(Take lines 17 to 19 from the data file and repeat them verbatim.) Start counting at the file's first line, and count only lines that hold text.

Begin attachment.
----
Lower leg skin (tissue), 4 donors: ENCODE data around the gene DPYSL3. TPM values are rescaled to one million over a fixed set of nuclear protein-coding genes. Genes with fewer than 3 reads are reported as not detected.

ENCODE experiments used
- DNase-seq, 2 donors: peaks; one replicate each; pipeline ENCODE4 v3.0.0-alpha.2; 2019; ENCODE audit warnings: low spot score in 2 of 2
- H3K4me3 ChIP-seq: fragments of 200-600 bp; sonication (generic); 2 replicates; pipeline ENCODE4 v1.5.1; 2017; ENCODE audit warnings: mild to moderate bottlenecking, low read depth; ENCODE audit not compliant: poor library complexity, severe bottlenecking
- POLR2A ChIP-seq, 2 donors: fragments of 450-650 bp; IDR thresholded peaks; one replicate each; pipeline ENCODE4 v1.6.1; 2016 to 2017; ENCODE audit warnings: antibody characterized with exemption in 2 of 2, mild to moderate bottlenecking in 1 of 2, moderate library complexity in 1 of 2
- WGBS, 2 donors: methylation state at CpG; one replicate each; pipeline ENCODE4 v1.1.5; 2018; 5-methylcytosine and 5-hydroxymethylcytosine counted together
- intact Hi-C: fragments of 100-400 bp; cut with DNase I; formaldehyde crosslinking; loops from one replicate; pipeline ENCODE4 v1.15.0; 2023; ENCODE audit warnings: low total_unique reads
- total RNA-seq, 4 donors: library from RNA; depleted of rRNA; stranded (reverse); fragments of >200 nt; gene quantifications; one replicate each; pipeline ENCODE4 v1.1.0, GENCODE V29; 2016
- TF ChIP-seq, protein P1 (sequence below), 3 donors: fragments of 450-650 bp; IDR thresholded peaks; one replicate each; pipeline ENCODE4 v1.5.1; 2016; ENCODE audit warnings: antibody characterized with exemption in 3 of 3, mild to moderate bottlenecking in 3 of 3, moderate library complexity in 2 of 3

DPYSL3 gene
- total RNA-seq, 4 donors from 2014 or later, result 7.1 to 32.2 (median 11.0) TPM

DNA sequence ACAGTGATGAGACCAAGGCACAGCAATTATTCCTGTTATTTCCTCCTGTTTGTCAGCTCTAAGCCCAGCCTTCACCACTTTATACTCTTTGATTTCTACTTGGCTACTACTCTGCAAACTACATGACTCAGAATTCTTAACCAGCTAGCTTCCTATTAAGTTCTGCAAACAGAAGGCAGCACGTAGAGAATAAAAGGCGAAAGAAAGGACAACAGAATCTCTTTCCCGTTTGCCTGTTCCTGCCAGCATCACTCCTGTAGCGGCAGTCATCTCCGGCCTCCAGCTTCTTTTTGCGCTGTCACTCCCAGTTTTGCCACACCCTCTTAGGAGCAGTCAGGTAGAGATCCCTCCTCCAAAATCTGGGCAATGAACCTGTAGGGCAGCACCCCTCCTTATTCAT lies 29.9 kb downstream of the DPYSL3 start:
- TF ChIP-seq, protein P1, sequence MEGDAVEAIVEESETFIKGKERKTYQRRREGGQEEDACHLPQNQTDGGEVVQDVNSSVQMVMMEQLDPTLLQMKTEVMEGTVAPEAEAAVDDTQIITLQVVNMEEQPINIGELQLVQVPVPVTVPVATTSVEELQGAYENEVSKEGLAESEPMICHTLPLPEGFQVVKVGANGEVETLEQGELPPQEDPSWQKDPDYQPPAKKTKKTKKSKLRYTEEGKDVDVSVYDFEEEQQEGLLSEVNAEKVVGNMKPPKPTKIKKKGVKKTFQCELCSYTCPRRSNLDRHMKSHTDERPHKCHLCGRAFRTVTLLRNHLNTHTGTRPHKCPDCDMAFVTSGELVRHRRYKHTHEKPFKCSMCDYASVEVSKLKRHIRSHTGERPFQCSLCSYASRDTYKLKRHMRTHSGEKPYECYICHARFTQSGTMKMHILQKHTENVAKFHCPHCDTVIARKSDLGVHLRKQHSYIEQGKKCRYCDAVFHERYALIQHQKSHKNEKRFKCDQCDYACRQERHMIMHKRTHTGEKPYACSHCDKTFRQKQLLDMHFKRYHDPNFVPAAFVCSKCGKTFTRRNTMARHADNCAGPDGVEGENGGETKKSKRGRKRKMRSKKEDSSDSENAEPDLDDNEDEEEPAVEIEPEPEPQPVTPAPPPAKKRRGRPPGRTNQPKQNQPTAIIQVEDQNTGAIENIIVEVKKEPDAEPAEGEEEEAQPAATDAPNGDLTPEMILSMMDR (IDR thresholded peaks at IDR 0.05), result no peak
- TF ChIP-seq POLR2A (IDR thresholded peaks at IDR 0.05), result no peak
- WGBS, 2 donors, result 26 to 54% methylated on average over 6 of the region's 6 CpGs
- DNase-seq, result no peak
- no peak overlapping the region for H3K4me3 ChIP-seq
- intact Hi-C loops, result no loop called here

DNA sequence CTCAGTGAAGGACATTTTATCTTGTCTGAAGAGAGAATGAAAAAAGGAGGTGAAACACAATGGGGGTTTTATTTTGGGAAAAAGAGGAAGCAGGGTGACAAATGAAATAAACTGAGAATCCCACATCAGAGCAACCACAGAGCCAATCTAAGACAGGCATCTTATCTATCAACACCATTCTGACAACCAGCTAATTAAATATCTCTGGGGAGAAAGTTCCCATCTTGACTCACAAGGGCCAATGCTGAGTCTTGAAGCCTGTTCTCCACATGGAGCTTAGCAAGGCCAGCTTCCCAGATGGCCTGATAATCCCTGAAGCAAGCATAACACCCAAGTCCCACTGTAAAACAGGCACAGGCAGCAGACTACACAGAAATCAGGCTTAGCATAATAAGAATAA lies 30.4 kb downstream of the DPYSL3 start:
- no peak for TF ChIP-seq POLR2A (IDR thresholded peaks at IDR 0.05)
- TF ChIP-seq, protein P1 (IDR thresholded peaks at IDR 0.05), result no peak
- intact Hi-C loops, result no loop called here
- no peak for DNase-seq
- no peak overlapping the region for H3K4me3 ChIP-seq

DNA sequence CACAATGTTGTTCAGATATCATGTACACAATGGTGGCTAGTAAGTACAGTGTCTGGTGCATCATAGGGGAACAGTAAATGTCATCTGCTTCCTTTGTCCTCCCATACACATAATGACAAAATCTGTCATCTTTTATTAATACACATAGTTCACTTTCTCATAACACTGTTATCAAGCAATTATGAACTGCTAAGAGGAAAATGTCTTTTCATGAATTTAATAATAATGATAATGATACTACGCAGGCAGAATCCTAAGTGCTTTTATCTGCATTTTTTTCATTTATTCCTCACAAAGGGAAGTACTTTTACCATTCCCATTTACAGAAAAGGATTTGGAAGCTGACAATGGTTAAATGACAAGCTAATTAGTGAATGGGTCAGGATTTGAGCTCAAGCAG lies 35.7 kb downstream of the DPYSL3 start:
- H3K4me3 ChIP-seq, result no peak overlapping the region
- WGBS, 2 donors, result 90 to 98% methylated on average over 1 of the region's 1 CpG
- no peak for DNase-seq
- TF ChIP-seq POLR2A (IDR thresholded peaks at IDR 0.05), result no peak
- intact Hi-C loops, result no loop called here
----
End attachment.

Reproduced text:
- no peak overlapping the region for H3K4me3 ChIP-seq
- intact Hi-C loops, result no loop called here

DNA sequence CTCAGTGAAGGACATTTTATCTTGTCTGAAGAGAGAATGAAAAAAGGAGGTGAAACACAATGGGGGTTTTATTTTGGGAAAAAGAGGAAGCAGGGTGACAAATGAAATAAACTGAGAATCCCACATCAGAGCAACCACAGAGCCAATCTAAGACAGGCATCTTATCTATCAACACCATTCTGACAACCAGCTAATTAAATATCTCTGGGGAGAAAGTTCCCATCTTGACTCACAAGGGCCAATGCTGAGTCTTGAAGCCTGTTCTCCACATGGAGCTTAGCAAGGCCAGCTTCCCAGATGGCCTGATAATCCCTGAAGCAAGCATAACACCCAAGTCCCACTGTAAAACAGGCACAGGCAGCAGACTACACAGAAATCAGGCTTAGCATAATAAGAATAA lies 30.4 kb downstream of the DPYSL3 start: